The electrolyte solutions which can be gelled by the agents of the present invention, include all aqueous electrolyte solutions usable in electrochemical cells. In the preferred embodiments of the present invention alkaline electrolyte solutions are employed. These include, but are not limited to, hydroxides of alkali and alkaline earth metals. Sodium and/or potassium hydroxide are the most commonly used alkaline electrolytes. The agents of the present invention, also being stable towards acids, can be used with acid electrolyte solutions, for example, those employed in the well known zinc-carbon or lead acid battery systems.
The agents of the present invention can be used with all cathodes heretofore useful in aqueous electrochemical cells. These cathodes include, but are not limited to oxidized metals, such as cadmium oxide and hydroxide, mercuric oxide, lead oxide, magnesium dioxide, nickel oxide and hydroxide, silver oxide and air.
A separator can be employed in the present invention between the gelled anode-electrolyte mixture, and cathode. Such separators are similar to those well known in the art and used in various aqueous electrochemical cells. Useful separator materials include, but are not limited, to porous cellulose, plastic and glass materials.
The advantages and efficacy of the present invention are illustrated in the following examples. In the examples and claims all percentages, unless otherwise indicated, are by weight.
A gelled, anode-electrolyte mixture is formed by combining 500 kilograms of amalgamated zinc powder, which is 93 percent zinc and 7 percent mercury, with 10 kilograms of a powdered agent sold under the trademark SGP145* by Henkel Corporation, Minneapolis, Minn. To this mixture, 490 kilograms of an aqueous electrolyte solution is added with constant agitation until the mixture is throughly blended and gels. The electrolyte solution comprises an aqueous solution of 35 percent potassium hydroxide and two percent zinc oxide, with the remainder being water. On standing, liquid does not separate out from the gel, nor does the amalgamated zinc settle out.
A conventional cell can be prepared having a cathode therein of about 40 grams of manganese dioxide, 5 grams of graphite and 5 grams of a 9N potassium hydroxide solution. A conventional cellulose type separator is added. Then 7 milliliters of an aqueous electrolyte solution, comprising about 35 percent by weight of potassium hydroxide and two percent zinc oxide is added. The electrolyte wets the separator and cathode. About 30 grams of the gelled anode-electrolyte mixture is then added in a conventional manner to the cell can and the manufacture of the cell is completed in a conventional manner.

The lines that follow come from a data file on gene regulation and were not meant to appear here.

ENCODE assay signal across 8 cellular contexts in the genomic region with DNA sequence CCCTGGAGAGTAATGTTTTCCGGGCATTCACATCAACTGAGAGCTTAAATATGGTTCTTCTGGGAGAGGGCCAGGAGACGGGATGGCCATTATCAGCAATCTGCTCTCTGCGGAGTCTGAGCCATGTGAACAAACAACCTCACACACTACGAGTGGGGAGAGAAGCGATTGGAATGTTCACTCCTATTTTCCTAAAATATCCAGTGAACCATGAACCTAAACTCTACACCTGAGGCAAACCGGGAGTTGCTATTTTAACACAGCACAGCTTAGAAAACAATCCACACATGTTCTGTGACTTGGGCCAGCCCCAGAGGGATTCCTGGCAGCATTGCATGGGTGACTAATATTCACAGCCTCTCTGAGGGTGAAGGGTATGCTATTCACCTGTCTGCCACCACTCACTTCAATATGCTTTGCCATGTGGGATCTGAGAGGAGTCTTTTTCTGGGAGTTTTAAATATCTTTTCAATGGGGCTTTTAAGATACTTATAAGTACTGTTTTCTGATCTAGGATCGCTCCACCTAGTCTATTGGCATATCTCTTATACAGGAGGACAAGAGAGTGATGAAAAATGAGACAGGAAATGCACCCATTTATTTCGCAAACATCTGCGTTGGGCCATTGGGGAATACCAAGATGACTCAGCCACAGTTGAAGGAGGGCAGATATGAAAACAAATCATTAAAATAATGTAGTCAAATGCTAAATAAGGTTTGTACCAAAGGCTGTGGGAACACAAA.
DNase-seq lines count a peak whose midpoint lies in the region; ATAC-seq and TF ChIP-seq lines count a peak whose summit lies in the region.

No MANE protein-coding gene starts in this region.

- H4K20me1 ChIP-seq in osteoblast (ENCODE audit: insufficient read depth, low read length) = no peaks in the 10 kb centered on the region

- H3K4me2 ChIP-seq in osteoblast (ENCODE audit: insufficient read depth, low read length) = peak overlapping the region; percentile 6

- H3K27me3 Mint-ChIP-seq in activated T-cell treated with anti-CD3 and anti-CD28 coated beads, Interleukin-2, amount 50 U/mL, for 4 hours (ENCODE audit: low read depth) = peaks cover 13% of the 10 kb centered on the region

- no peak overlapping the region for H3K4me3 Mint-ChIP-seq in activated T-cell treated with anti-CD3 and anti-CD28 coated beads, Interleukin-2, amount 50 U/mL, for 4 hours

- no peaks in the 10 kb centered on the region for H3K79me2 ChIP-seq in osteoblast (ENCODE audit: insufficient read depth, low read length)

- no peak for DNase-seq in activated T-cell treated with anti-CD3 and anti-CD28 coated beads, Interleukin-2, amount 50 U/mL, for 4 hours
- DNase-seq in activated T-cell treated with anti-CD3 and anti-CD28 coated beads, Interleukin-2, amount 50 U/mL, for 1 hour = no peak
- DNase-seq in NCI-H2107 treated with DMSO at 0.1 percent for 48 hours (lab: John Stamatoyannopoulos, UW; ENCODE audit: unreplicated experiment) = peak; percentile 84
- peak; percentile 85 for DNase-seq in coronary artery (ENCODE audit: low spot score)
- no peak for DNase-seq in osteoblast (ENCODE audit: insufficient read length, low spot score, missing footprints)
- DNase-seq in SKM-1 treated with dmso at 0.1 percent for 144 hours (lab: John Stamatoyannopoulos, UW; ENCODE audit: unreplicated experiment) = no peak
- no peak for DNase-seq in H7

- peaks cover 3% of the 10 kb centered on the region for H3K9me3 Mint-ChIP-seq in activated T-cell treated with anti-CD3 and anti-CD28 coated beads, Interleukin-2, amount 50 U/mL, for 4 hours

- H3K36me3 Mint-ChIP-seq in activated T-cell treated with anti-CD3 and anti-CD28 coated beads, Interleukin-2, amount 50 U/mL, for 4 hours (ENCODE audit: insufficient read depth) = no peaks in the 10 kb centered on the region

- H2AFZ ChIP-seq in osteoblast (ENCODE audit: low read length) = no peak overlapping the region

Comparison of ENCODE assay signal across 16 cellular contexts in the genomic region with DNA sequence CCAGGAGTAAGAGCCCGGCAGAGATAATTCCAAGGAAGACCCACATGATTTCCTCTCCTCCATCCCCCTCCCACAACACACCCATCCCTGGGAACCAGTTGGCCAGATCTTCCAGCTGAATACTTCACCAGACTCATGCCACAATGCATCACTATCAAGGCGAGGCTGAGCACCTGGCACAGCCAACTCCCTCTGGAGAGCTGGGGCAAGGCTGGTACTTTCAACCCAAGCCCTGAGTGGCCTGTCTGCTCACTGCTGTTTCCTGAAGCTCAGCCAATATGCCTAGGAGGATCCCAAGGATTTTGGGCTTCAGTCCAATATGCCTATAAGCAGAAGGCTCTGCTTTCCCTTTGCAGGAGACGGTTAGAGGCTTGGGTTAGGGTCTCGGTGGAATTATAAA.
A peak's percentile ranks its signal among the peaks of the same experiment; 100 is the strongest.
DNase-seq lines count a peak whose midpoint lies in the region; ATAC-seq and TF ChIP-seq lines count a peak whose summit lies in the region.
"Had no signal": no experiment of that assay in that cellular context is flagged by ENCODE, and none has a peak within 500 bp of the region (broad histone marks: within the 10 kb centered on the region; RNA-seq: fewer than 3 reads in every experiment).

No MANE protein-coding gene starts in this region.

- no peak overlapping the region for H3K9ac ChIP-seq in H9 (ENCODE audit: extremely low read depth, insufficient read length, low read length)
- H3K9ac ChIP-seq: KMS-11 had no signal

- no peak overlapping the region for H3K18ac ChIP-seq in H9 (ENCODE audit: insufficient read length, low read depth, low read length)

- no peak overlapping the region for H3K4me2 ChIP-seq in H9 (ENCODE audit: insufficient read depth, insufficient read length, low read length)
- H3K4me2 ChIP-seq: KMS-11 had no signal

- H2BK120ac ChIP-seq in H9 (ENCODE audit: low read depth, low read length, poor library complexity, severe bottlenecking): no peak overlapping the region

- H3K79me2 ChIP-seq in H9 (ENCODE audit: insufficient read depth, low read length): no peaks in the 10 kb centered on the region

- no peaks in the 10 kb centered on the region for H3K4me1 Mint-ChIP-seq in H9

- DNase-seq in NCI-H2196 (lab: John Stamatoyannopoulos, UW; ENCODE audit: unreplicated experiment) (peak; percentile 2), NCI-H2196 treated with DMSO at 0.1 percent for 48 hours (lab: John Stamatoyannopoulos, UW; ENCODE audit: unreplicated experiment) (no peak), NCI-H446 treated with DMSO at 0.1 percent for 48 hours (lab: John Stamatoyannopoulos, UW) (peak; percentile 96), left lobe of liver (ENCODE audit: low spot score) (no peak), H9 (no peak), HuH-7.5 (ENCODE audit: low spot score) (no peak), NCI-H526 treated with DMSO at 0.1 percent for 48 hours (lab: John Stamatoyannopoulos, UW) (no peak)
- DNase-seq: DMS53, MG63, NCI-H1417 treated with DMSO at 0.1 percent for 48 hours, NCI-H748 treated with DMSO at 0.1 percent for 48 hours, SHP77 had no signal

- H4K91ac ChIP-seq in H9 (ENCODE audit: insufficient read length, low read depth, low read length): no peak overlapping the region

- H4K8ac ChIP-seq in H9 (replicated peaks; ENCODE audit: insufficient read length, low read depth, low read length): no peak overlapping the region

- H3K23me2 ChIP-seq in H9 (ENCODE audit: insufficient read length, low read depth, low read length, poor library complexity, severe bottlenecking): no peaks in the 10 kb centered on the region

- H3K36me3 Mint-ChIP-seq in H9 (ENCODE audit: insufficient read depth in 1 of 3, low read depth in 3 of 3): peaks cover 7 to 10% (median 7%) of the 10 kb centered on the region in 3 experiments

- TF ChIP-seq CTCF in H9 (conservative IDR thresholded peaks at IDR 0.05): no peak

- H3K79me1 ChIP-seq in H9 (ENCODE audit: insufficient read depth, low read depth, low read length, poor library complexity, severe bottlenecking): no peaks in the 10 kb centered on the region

On discharge, the cell exhibits electrical characteristics similar to those cells made with conventional thickeners such as sodium carboxy methyl cellulose. Unexpectedly the cell exhibits a higher discharge capacity of about fifteen percent.
Upon storage of the cell for a period of one to three months at room temperature and at temperatures of 0° C., 45° C., and 75° C., much less hydrogen evolution is evident on storage than with cells not using the SGP 145 agent. It is evident that the reduction is gassing, by as much as a factor of twenty, permits a reduction in the quantity of mercury normally used in the cell to reduce gassing, because with a system less prone to gassing, less mercury would be needed to achieve any desired rate of gassing.
A cell is made as in Example 1 except that the agent used has not been treated with acid prior to addition to the anode metal. No small bubbles are present in the gel and no ammonia odor is noticeable. On discharge the cell exhibits electrical properties, including discharge capacity, very similar to the cell of Example 1.
A gelled mixture, as in Example 1, is prepared by combining 490 kilograms of amalgamated zinc anode powder, which is 93 percent zinc and 7 percent mercury, with 40 kilograms of an alkali metal carboxylate salt of a saponified starch polyacrylonitrile grafted copolymer made in accordance with the teachings of U.S. Pat. No. 3,425,971. To the anode mixture, 470 kilograms of the aqueous electrolyte solution of Example 1 is added with constant agitation until the mixture is thoroughly blended.
The resultant gel is similar to and has properties similar to the gel produced in Example 1 but requires more agent to gel the same volume of electrolyte solution used in Example 1. A portion of the resultant gel is used in a cell which is made as in Example 1. On discharge the cell has electrical properties similar to the cell of Example 1.
A dry mixture is made by combining 500 kilograms of amalgamated zinc powder, which is 93 percent zinc and 7 percent mercury with 10 kilograms of the powdered agent sold under the trademark SGP145 and described in Example 1.